Things a PHP web developer should know


During the time i learned PHP development, i had to learn a lot of things beyond just the language.

Here  is a list of what i learned and what other people should do (to make things better):

  • For first, in the PHP field
    • OOP (object oriented programming – without this, i can’t imagine development of complex applications now)
    • MVC (model-view-controller paradigm – while this is just a way of doing things, it proved to be very helpful in organizing code, and also many frameworks are built this way, so it won’t be too much hard to learn one after another)
  • Good planning– it is not enough to have a bright new idea. You will have to sit down and start development on the drawing board.
    • Enumerate pros and cons,
    • Note any requirements,
    • Create a todo list,
    • Create a roadmap for your project and update it regularly.,
    • Never start to code before this is finished.
  • Data storage. If you work with data (what PHP is for if not for processing information? :))
    • Understanding relational databases (such as MySQL, Oracle, PostgreSQL, MSSQL and all SQL databases)
    • Solid SQL knowledge
    • File operations, file systems knowledge (there are many different OS-es out there, and some with different file systems and structure)
    • File types – without that knowledge, you wouldn’t be able to process different kinds of files.
  • Data transfer. It is good to know a few methods of transmitting data. The more, the better. Here are the most commonly used
    • HTTP protocol, and data tranfer methods(POST, GET) – The web wouldn’t exist without HTTP. At least not in the way we know it.
    • FTP – if you create an app, you will have to upload it to a server. Or you have to download information (exported data, images, etc.). This is what FTP is for.
    • XMLHTTPRequest (aka AJAX requests)
    • XML
    • JSON(javascript object notation)
    • Web services (WSDL, SOAP)
    • E-mail – Many times you will have to send out messages in the form of e-mail messages. You need to know the pitfalls, and related security issues.
  • Presentation. You will not write just data processing code. You will need to present that information to the user, and in a friendly manner. You may also need to create a responsive, rich user interface as that is just as an important part of a web application as the data processing and storing part.
    • HTML (XHTML, HTML 5) – Most of the time, you aren’t returning info on the command line. You will have to send it to a browser, which has to interpret it and display it to the user.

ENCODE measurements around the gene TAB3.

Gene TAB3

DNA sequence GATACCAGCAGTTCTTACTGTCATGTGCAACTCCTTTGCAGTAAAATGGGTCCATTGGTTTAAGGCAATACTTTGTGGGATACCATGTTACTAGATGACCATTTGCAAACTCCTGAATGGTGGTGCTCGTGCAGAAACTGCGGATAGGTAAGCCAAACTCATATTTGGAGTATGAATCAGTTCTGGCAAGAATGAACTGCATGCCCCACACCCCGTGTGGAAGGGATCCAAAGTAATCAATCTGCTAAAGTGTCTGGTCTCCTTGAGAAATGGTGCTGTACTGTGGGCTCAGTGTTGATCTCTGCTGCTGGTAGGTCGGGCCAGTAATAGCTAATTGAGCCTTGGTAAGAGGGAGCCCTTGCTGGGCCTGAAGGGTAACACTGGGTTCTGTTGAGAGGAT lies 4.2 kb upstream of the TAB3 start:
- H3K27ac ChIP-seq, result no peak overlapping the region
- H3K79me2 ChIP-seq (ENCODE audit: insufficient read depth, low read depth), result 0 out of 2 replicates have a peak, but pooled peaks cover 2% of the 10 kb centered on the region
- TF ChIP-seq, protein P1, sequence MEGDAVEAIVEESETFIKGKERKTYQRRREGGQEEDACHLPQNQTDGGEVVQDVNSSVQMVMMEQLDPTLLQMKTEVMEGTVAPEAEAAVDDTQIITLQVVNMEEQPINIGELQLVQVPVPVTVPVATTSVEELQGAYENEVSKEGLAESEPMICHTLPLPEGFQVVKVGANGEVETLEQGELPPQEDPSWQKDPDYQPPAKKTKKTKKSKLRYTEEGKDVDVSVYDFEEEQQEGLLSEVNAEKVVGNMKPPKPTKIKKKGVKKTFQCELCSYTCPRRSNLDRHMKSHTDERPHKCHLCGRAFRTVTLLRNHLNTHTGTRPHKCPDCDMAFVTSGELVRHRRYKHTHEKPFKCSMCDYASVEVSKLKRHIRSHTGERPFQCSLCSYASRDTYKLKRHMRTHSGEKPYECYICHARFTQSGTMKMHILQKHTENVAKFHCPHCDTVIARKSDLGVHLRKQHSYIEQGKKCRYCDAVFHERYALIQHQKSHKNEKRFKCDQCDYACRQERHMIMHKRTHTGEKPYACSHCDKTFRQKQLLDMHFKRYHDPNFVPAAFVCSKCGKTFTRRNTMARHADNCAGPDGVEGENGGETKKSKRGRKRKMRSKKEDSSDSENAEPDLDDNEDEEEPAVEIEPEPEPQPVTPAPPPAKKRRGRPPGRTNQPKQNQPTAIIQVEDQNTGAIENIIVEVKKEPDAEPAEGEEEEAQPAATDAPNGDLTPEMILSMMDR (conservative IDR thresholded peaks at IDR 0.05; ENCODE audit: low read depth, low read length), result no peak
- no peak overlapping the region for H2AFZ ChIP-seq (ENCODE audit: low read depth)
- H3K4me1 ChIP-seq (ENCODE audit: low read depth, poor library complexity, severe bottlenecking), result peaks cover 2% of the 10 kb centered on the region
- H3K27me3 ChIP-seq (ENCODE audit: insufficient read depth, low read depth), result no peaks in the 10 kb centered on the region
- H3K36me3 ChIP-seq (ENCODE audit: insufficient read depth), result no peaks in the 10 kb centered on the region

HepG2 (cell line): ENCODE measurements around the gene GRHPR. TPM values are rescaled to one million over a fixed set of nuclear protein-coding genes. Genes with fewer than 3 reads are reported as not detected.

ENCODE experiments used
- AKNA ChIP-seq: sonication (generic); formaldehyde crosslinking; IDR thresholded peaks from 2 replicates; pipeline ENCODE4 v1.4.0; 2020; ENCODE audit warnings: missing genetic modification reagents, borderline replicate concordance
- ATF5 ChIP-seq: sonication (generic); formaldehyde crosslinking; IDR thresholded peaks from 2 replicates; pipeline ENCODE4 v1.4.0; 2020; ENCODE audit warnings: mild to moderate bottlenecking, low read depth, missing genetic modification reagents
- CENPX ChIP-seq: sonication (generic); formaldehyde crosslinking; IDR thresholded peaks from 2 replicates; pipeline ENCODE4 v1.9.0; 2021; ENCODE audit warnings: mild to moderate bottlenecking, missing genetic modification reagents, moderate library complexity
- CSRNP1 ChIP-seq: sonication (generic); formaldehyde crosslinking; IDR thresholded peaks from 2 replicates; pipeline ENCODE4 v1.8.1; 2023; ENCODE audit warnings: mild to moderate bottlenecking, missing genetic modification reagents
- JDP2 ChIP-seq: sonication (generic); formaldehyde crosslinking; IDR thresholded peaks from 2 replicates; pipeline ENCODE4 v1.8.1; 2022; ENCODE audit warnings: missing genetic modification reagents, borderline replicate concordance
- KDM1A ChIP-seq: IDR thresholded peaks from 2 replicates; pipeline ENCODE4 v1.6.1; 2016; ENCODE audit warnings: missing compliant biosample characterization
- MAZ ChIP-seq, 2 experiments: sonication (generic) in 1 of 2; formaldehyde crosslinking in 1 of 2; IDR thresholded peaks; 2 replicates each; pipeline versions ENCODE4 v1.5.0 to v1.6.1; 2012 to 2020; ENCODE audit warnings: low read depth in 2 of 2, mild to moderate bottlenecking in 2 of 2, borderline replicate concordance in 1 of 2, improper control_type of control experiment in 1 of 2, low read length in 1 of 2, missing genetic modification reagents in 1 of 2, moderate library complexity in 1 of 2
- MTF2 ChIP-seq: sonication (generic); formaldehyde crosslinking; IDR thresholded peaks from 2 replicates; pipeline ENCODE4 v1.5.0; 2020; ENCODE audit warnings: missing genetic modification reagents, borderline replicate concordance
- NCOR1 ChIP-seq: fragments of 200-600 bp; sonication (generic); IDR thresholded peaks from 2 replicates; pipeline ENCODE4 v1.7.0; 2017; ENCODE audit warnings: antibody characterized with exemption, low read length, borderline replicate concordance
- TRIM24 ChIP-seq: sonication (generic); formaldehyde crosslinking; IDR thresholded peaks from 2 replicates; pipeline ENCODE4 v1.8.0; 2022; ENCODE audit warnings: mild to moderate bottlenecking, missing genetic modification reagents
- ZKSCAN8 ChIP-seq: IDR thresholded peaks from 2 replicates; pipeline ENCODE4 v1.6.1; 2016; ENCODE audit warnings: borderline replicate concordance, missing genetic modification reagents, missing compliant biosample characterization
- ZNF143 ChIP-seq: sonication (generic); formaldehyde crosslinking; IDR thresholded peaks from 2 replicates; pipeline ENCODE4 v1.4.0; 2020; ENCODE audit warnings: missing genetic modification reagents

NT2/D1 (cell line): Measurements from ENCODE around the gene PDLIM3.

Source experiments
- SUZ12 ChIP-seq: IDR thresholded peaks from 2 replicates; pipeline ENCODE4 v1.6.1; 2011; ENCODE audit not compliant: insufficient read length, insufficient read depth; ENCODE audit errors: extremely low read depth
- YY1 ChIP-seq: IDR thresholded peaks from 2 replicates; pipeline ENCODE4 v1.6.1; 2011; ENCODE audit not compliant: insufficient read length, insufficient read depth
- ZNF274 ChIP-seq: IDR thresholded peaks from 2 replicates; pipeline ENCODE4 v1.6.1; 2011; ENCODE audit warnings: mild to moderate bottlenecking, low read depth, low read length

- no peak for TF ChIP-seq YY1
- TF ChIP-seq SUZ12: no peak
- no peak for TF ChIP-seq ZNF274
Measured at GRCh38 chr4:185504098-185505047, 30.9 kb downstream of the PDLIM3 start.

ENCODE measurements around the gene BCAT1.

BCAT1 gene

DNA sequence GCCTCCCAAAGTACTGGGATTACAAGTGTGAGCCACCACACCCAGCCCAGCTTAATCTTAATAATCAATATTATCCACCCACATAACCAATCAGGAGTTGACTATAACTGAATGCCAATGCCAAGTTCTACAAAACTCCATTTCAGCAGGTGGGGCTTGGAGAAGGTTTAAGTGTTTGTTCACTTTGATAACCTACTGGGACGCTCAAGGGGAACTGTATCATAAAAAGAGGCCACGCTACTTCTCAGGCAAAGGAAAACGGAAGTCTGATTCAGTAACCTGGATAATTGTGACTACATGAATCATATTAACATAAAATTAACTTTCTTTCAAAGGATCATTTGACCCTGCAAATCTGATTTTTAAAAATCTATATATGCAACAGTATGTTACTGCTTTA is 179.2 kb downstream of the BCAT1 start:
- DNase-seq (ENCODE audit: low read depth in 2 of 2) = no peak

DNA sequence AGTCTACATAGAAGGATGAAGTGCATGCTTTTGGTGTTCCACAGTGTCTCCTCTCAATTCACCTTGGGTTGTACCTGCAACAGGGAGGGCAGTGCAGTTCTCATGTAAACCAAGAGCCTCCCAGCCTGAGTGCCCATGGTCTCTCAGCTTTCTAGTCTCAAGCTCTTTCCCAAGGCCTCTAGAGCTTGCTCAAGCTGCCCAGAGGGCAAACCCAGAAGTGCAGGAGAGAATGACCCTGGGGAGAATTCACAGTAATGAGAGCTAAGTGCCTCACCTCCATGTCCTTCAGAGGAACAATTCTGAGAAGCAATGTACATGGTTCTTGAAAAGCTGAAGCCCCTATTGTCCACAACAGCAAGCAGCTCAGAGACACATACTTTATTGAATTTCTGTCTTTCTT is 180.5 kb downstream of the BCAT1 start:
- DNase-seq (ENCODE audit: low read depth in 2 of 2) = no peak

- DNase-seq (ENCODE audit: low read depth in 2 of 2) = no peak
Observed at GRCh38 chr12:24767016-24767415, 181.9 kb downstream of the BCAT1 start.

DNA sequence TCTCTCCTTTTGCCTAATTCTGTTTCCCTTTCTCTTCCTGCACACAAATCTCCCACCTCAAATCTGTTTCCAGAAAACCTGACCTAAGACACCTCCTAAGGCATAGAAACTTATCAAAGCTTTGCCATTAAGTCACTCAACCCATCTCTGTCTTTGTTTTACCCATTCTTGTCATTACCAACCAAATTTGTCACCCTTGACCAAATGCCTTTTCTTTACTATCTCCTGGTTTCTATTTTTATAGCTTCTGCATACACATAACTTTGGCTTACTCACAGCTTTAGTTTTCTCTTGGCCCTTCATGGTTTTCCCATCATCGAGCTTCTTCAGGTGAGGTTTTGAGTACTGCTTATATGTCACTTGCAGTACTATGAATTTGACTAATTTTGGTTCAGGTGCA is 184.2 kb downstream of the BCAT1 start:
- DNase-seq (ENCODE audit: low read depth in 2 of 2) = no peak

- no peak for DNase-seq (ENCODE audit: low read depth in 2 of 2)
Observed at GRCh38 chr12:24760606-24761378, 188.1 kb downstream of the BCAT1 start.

• CSS (2.1, 3) HTML alone is just the structure of the document. It is just the raw info displayed, with no style. That’s what CSS is for. Use it to give a unique style to your documents and add a reader-friendly air to it.
    • Javascript – A HTML page as it is, is a simple document, like anything else. If you wish to make it responsive, lively, to do things for the user (or even for you), such like loading additional information or just hiding an image on a click, Javascript knowledge is very very important.
    • Image processing – Sometimes you will be needed to do a tweak for a site layout and need to make changes in or just export something from the design’s sources. Or just a picture needs some effects on it. You will need at least a limited knowledge of image processing software, and also a vector draw software (such as Adobe Photoshop and Illustrator). You will also need to have knowledge about programmatically processing images (automated resizing, cropping, squeezing, desaturation and more). SVG will be a great plus in helping you to create charts, and is “simple” XML. It is also a vector format, so it will have very good results.
  • Code storage. You will not work always alone, and the projects can grow very large. You will need the knowledge about versioning, code repositories, tags, commits and checkouts. You will need to learn how to use version control software. You heard about Subversion or Git aren’t you?
  • Testing– Test your software the best you can. It’s not enough to try it and see it running. Learn about the following:
    • Unit testing – A well constructed unit test can save a lot of development time by eliminating long debugs. Learn about PHPUnit.
    • Benchmarking and stress testing – Try your masterpiece under heavy load, to see, how it behaves. You may need to optimize things in your code.
  • Deployment. Depending on which target OS and server software you’ll develop for, you will need also the following:
    • Web server software (such as Apache, Nginx or IIS). Each of them has a different kind of setup, different config files. Don’t be lazy an learn your lesson. Read manuals, and find solutions. The web is fully loaded with them.
    • PHP extensions – You may use PHP features which may or may not be installed on the target platform. You will need to know, which PHP feature is supported by which extension. This will help you give advice to your client or boss to have these extensions installed. The more you know about them, the better. If you have the access and the knowledge, is even better.
  • Security
    • Learn about the development language pitfalls, and vulnerabilities
    • Search or ask for best practices
    • Learn about XSS, CSRF, session fixation, SQL injection, RFI, other exploits, attack vectors.
    • This is an extremely important part, as many things depend on it. People can lose money, their data can be stolen or counterfeited, company secrets can leak out, just to tell the most common cases.

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